Evanston City Council voted to table the decision regarding a major office building development until March 18, or the next meeting in which full Council is present. The site, at 1714-1720 Chicago Ave., between Church and Clark Streets, currently functions as a parking lot for the main branch of the Evanston library.
The proposed 11-story office building—reduced from its initial 13 stories—would cover most of the 26,750-square foot lot. As the property is in a residential district, Council would first need to re-zone it as a downtown core development district, and secondarily grant a special use permit with allowances for the remaining noncompliant features.
Even the 6-3 vote to hold the agenda item was contentious. After Ald. Wilson expressed frustration about Ald. Rainey’s seconding a motion that ended debate, Rainey turned the table and argued it was Wilson and a lack of transparency that hindered Council discussion. Alds. Wilson, Suffredin and Wynne voted against tabling the vote.
Opposition from Committees & Neighboring Property Owners
Both residents and the City’s planning and design review committees advised against the development’s approval, in part citing concerns regarding pedestrian safety, traffic issues and loss of 200+ public parking spaces.
In a memo to Council, lead staff from planning and zoning, community development and preservation outlined seven areas where the project didn’t satisfy even D3 zoning standards, also cautioning the project would not conform with adjacent landmarked buildings. Immediately surrounding properties include the public library to the west, residential buildings to the east and west, and of several historic buildings to the north and south, including the Francis Willard House and Women’s Club of Evanston.
A petition by adjacent property owners opposing the zoning amendment triggered a heightened requisite of at least 3/4 favorable votes from Council for the project to move forward. Neighbors and other residents spoke out during public comment about adverse effects similar to those referenced by staff and committee. In part because Council was limited in its debate, there were no comments in favor for the project.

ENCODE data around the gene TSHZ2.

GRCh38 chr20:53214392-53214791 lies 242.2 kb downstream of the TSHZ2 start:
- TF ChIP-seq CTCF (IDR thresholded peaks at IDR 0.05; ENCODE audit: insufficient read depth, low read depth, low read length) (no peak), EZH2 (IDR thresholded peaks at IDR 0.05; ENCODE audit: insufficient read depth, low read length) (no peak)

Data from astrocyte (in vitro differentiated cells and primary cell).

Loss of Public Parking
The plan, as proposed, would replace the required employee parking spaces with parking for up to 50 bicycles, and an offer to lease the 203 employee spaces in off-site City parking garages for up to five years.
The proposal does retain 74 of the 75 public parking spaces required under the City agreement, plus two additional compact spaces. However, critics fear the lack of on-site parking would result in those public spaces being utilized by office staff, with garage spaces also reduced to the public.
City staff reported issues with compromised traffic in the adjacent alley, which would provide access to the office’s loading dock. The applicant, an architecture firm, proposed the City vacate a 321-sq. ft portion of the alley to extend the building and property line farther south, which would further constrict vehicular movements around the bend in the alley.
The alley is currently used by library pedestrians and vehicles accessing the parking garage. To compensate, the applicant proposed to make more room by removing a mature tree and a portion of sidewalk between the alley parking and library entrance.